Mozambique is one of the countries worst affected by tuberculosis (TB). Despite significant efforts to reduce its high incidence and mortality rates, several factors continue to hamper effective treatment and containment of the disease in individuals also affected by other infectious diseases or by non-communicable ones such as diabetes mellitus (DM). The number of patients affected by both TB and DM in Mozambique is on the rise, and a multidisciplinary approach is needed to manage such cases.
Conducted in Beira, Mozambique, the present study assessed the prevalence of DM in individuals with pulmonary TB. Three hundred and one patients recently diagnosed with the latter (203 men and 98 women, with an average age of 36.7 years) were recruited in three health centers in Beira in 2016. DM was diagnosed in just 3 of them (1%), while impaired glucose tolerance (IGT) was found in another 6 (2%).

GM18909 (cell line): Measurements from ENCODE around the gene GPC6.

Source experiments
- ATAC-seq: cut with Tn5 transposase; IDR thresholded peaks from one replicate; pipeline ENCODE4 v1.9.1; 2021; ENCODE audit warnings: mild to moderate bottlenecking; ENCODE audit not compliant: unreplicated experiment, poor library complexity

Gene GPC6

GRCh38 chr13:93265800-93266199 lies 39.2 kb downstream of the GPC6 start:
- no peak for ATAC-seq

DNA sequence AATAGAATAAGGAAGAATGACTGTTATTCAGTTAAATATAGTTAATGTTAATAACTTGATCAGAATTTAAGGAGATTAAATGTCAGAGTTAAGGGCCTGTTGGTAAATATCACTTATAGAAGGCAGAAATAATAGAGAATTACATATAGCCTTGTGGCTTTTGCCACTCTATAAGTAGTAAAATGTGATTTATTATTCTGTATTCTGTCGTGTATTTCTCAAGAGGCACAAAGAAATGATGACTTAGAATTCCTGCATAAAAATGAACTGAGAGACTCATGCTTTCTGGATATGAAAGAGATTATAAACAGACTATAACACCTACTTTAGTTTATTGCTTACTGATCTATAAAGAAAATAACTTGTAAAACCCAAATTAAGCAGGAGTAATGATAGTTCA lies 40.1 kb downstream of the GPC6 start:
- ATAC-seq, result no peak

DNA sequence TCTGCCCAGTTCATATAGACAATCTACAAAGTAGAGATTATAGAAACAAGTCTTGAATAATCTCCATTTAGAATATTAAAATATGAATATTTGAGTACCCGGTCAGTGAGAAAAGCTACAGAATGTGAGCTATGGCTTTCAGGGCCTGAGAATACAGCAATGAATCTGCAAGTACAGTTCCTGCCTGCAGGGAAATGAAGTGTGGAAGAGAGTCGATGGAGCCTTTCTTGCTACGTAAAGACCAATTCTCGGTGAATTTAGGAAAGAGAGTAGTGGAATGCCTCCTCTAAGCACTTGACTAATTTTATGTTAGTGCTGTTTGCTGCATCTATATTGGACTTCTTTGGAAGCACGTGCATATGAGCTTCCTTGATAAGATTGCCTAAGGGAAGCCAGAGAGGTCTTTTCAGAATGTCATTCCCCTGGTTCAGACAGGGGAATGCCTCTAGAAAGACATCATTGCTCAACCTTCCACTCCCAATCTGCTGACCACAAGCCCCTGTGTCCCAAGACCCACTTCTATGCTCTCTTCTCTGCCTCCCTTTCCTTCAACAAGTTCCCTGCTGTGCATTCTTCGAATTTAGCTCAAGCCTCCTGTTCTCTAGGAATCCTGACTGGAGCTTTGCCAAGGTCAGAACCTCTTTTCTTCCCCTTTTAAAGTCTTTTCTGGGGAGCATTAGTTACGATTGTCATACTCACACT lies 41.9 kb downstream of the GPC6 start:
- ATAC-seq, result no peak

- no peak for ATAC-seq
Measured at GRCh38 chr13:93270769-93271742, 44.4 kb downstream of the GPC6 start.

Thus despite growing scientific evidence showing an association between TB and DM, our own study found a low prevalence of DM in TB patients. This finding is not at odds with the hypothesis of a mutual interaction between the two diseases, but might instead be a result of the malnourishment of the patients enrolled in the study, given that approximately 60% of them were underweight.